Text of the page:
I wrote this reflection on St Valentine’s Day, thinking about the difficulty many Evangelical Christians have with the basic idea that we can enjoy life—even romantic love!
I have a resistance to the kind of commercialization we see on St Valentine’s Day.
But also, in my formation, there was a strong resistance to pleasures, to physical enjoyment.
I remember the wife of an older minister, with whom we were out to
dinner, once telling the people at the next table that we Christians
did not drink alcohol because we had Jesus! But she seemed to order a lot of lemon, lime and bitters.
Recently I found this wonderful paragraph from George O’Brien, about
his formation in a church school: ‘There were moments in my education
from the Irish Christian Brothers when I had the distinct impression
that the entire point of the creation of the sun, the moon, the stars,
the journeys of the patriarchs, the flight into Egypt, the proclamation
of the prophets, the New Testament, and the pageant of the Popes was to
stamp out smooching. Never has so much earnestness been devoted to so
little effect.’ (God and New Haven Railway, pp82-83).)
What is it about our spirituality that has made us so uneasy with
enjoyment, and especially with the physical enjoyment of being
I’ve done a lot of work on this, over many years, both in a personal
and in a theological sense, and I want to suggest that one crucial
element has to do with our Christology: that is, our understanding of
The Christian faith makes the truly astonishing claim that God, the
creator of the universe, the lord of all time and history, actually
can, did and does appear as one of us: a real live, flesh and blood
human being. A creature.
Consider the Gospel text: John 1. 14: ‘and the Word became flesh and
lived among us, and we have seen his glory, the glory s of a father’s
only son, full of grace and truth’.
This very famous text fits within a chapter which sets out ‘the Word’,
which was a major philosophical idea of the eternal source and meaning
of the universe, the rational power or meaning of all things.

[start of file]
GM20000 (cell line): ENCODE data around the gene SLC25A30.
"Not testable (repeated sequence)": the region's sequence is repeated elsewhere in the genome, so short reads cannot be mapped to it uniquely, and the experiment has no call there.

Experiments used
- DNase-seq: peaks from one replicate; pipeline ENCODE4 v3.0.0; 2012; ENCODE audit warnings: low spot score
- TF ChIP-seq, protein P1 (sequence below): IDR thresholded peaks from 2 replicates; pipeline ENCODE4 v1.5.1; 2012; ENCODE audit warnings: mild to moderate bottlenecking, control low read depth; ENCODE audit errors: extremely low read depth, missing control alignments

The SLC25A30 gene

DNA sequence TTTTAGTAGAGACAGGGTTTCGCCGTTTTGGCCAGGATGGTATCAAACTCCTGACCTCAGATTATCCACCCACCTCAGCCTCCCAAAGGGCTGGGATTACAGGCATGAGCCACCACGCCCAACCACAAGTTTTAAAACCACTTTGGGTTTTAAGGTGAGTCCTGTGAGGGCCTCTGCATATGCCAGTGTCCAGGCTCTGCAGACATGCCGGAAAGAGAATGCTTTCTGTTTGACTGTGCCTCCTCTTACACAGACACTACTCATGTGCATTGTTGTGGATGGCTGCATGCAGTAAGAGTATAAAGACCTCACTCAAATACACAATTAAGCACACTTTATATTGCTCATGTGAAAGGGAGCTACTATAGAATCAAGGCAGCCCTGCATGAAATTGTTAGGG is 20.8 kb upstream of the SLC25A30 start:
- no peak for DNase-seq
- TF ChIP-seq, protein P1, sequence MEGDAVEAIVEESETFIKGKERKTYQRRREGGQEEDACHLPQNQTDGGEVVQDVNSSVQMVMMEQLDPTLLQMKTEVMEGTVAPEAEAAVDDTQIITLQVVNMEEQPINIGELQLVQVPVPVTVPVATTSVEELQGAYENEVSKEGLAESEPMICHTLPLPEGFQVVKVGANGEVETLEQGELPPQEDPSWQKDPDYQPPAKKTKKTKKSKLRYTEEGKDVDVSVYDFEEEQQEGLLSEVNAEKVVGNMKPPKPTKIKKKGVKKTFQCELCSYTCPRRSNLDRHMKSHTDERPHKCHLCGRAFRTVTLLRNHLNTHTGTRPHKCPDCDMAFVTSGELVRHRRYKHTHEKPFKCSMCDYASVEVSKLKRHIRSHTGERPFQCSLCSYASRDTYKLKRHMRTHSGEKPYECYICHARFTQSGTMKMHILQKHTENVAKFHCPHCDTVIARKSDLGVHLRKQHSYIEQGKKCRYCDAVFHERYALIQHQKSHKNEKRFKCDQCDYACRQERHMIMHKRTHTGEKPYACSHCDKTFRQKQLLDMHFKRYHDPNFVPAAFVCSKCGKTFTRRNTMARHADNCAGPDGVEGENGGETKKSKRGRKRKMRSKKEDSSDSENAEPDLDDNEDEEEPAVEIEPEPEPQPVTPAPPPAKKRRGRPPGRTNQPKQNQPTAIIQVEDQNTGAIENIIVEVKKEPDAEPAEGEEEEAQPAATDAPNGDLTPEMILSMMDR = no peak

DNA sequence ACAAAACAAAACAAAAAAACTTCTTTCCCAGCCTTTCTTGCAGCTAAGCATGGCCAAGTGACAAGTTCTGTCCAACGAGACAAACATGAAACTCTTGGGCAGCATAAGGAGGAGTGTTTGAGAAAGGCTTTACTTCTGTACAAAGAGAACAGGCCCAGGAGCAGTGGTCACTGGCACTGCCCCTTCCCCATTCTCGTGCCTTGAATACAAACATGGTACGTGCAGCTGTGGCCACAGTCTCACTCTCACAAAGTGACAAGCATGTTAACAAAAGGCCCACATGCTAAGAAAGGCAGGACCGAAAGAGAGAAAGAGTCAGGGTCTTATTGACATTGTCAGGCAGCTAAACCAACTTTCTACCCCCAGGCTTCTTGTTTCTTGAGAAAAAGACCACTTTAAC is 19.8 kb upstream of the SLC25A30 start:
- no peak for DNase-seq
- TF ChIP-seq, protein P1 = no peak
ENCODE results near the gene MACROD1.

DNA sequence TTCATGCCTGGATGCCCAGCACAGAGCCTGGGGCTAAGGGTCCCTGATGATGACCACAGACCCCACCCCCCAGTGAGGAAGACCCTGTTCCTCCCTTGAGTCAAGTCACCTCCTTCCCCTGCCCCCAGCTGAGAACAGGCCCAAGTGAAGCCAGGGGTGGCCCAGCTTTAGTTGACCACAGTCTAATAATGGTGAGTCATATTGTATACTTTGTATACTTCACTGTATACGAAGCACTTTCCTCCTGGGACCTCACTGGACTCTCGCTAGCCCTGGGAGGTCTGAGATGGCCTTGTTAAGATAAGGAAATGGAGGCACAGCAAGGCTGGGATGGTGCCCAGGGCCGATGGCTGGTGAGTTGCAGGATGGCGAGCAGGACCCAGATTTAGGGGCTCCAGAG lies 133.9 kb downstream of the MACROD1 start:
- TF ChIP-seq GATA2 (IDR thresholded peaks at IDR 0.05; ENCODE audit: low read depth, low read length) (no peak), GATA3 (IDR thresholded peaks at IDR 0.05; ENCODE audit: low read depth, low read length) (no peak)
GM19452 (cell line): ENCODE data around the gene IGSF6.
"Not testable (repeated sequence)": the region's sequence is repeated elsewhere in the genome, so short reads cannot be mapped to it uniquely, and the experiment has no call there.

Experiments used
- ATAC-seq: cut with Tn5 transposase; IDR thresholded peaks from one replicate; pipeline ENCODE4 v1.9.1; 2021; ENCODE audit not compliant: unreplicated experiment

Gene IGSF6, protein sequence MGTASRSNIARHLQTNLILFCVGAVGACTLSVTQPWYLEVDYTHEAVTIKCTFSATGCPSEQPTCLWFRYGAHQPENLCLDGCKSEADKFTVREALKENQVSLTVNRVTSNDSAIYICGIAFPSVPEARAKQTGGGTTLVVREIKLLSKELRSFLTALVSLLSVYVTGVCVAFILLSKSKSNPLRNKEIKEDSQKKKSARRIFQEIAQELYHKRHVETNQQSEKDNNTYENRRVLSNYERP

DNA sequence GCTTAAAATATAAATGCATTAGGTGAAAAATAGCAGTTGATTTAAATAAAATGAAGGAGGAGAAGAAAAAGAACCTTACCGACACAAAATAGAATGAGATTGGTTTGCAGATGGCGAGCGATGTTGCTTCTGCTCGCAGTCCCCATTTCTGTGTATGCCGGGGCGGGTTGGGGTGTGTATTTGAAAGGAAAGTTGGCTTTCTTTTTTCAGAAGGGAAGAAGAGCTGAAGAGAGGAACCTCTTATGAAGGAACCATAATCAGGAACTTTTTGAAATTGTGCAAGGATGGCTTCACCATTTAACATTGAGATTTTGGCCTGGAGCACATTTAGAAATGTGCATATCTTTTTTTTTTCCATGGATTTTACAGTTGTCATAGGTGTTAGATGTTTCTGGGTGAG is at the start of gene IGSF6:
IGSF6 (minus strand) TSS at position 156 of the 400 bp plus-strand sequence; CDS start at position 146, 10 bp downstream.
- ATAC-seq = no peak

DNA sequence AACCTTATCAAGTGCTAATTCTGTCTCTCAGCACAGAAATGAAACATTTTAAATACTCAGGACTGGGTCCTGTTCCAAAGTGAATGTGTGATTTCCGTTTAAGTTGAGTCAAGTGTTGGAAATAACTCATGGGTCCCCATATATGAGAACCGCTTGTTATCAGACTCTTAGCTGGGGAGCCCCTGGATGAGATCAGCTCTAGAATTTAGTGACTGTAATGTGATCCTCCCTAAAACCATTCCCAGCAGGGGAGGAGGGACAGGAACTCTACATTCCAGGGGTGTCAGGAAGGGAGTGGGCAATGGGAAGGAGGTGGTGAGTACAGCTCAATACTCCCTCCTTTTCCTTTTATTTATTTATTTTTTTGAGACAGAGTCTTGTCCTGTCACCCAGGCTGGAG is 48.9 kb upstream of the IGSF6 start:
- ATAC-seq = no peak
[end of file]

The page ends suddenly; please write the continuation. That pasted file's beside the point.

This Word is here called Jesus: it comes as flesh.
It’s a well chosen word.
Many of us who have grown up in church circles have almost no hope of
understanding what John is saying, because of the way people
understand, or misunderstand, the Apostle Paul and what he has to say
There are different meanings of this word, some of them a bit
disparaging of human, physical life. But not many of the biblical uses
of the word actually mean that: it’s something we read into it,
thinking that spiritual life is opposed to physical life.
When the bible says ‘all flesh’, it usually means human life, embodied
and living, breathing … breathing what? The creation stories say:
breathing the breath of God. God breathed us into life. This, our
breath, is a living, every moment sign that we are God-creatures. We
live and breathe as God-creature, dependent on God, as the Psalmist
So to be flesh is to live as an embodied person, dependent on God.
The Word became flesh: visible, human, embodied and yet truly God’s son, full of grace and truth.
St Valentine’s Day is a challenge: to live embodied lives, yes, loving
someone special perhaps, but more generally too, to overcome the false
separation of embodiment and spirit, as God does.
There is an invitation here: to a much fuller and more real life.
And because we are embodied, we live in relationship and actually learn this kind of deeper life with and from each other.